Vertical ballcocks have not been around as long as float-rod ballcocks, but they are very popular. A big advantage to the vertical ballcock is that the float can't stick to the side of the tank. To control water flow with a vertical ballcock, move the float up and down the shaft of the ballcock by squeezing the thin metal clip on the metal rod next to the float and moving the float up or down. Moving it down produces more water; moving it up produces less. When you reach the desired placement, release the clip and the float will remain in position.
If the flush valve has a flapper, it may need to be adjusted. If the chain between the flapper and the toilet handle is too short, the flapper will not seal the flush hole, which allows water to run out of the tank and into the bowl. As the water level drops, the ballcock refills the tank. This endless cycle wastes a lot of water. If you notice the ballcock turning on at odd times or see water running into the bowl long after a flush, investigate the flapper's seal. Move the chain to the next hole in the handle to improve the seal.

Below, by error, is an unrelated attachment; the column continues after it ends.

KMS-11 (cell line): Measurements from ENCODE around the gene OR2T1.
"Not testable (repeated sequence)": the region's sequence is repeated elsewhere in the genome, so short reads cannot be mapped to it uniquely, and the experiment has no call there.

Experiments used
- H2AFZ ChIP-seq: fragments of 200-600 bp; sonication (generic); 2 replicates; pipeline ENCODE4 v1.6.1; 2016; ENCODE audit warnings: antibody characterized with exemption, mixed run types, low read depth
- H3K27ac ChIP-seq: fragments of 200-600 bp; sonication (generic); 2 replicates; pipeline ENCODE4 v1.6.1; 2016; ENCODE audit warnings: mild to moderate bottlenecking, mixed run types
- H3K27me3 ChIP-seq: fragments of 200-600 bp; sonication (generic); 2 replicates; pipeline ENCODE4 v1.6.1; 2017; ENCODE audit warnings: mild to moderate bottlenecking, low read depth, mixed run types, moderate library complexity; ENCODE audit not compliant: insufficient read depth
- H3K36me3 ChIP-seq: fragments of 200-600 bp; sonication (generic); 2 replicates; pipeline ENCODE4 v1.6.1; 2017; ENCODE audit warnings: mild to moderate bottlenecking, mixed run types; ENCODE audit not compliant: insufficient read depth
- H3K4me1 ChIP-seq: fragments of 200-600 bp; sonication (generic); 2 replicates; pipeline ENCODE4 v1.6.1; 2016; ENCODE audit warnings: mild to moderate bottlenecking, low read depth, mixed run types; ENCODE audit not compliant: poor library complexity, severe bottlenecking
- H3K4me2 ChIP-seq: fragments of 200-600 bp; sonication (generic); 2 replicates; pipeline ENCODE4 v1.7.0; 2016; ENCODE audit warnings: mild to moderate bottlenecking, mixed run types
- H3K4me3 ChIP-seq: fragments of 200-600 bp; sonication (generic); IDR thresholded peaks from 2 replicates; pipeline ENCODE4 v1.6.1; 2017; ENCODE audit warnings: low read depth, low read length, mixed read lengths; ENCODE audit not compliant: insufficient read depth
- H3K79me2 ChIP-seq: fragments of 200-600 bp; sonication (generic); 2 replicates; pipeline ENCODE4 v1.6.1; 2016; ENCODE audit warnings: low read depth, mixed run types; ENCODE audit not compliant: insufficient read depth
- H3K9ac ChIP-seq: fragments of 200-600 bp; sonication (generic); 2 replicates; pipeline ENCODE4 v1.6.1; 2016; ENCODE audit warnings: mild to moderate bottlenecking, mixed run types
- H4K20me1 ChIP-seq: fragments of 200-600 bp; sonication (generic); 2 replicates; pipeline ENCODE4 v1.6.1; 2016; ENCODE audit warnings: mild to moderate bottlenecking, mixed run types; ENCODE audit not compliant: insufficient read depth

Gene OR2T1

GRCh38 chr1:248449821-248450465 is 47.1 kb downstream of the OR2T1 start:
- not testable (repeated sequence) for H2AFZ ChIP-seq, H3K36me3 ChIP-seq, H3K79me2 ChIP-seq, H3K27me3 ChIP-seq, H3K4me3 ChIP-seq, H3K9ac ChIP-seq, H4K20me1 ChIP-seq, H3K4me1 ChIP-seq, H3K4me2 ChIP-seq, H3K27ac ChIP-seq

If moving the chain doesn't help, adjust the length of the chain where it connects to the handle. If the chain between the flapper and the handle is too long, the flapper may become entangled in the chain, causing the flapper to be held up which allows water to constantly run down the flush hole. correct this problem by shortening the chain length. The goal is to ensure that the flapper sits firmly on the flush hole.
Tank balls are sometimes used instead of flappers. If you have a tank ball, you also have lift wires and a lift-wire guide. The guide is attached to the refill tube in the toilet tank. The lift rods attach to the ball, run through the guide, and attach to the toilet handle. If the alignment of the tank ball is not set properly, water will leak past it and into the toilet bowl.